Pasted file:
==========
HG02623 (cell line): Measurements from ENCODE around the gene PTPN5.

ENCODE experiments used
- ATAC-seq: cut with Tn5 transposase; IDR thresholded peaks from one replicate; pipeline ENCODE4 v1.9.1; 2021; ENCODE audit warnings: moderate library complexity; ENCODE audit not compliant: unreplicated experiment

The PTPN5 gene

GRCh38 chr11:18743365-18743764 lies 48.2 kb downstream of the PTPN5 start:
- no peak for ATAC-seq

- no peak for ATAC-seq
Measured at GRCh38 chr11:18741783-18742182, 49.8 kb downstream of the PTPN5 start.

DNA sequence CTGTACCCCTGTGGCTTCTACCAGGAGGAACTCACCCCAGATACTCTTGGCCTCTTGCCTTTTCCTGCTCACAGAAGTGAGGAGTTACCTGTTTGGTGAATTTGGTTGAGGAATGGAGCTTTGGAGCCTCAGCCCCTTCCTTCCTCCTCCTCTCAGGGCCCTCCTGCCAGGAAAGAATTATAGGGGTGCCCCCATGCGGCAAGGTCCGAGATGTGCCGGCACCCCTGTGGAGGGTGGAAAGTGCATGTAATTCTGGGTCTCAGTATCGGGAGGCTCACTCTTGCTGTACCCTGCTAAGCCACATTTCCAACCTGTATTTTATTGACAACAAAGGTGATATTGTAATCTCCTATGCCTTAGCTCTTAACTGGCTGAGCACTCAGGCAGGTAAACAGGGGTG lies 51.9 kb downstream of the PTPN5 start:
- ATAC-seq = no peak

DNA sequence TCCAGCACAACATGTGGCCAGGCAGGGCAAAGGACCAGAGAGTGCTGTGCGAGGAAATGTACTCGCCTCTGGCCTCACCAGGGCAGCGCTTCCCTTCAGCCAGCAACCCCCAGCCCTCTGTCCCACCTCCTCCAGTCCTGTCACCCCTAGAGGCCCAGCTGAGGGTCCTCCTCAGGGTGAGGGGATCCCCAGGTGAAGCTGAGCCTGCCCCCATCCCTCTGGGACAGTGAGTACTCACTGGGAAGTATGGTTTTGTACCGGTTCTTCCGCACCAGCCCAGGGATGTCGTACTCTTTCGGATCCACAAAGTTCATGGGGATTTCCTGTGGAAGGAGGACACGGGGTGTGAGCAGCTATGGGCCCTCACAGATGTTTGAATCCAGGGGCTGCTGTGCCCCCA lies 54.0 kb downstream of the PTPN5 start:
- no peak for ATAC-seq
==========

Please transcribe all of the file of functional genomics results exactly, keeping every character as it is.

HG02623 (cell line): Measurements from ENCODE around the gene PTPN5.

ENCODE experiments used
- ATAC-seq: cut with Tn5 transposase; IDR thresholded peaks from one replicate; pipeline ENCODE4 v1.9.1; 2021; ENCODE audit warnings: moderate library complexity; ENCODE audit not compliant: unreplicated experiment

The PTPN5 gene

GRCh38 chr11:18743365-18743764 lies 48.2 kb downstream of the PTPN5 start:
- no peak for ATAC-seq

- no peak for ATAC-seq
Measured at GRCh38 chr11:18741783-18742182, 49.8 kb downstream of the PTPN5 start.

DNA sequence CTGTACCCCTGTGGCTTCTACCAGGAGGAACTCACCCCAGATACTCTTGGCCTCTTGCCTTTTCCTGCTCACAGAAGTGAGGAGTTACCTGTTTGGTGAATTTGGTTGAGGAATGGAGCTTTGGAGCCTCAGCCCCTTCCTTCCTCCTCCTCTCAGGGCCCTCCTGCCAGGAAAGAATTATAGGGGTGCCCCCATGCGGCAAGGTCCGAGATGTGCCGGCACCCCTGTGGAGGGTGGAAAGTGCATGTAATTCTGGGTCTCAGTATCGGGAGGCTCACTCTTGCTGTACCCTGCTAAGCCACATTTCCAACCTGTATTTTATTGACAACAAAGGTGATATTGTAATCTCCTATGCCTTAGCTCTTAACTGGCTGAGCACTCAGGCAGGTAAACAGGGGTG lies 51.9 kb downstream of the PTPN5 start:
- ATAC-seq = no peak

DNA sequence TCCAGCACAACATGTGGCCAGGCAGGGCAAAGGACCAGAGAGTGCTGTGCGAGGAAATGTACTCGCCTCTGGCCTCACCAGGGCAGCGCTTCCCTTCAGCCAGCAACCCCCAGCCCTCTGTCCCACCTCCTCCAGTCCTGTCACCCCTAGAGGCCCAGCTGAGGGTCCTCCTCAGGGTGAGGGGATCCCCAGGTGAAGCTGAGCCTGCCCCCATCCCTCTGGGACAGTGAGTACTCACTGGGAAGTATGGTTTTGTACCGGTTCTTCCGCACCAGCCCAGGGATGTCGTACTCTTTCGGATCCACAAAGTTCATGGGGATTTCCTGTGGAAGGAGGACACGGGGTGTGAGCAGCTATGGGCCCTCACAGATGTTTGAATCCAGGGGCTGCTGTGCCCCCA lies 54.0 kb downstream of the PTPN5 start:
- no peak for ATAC-seq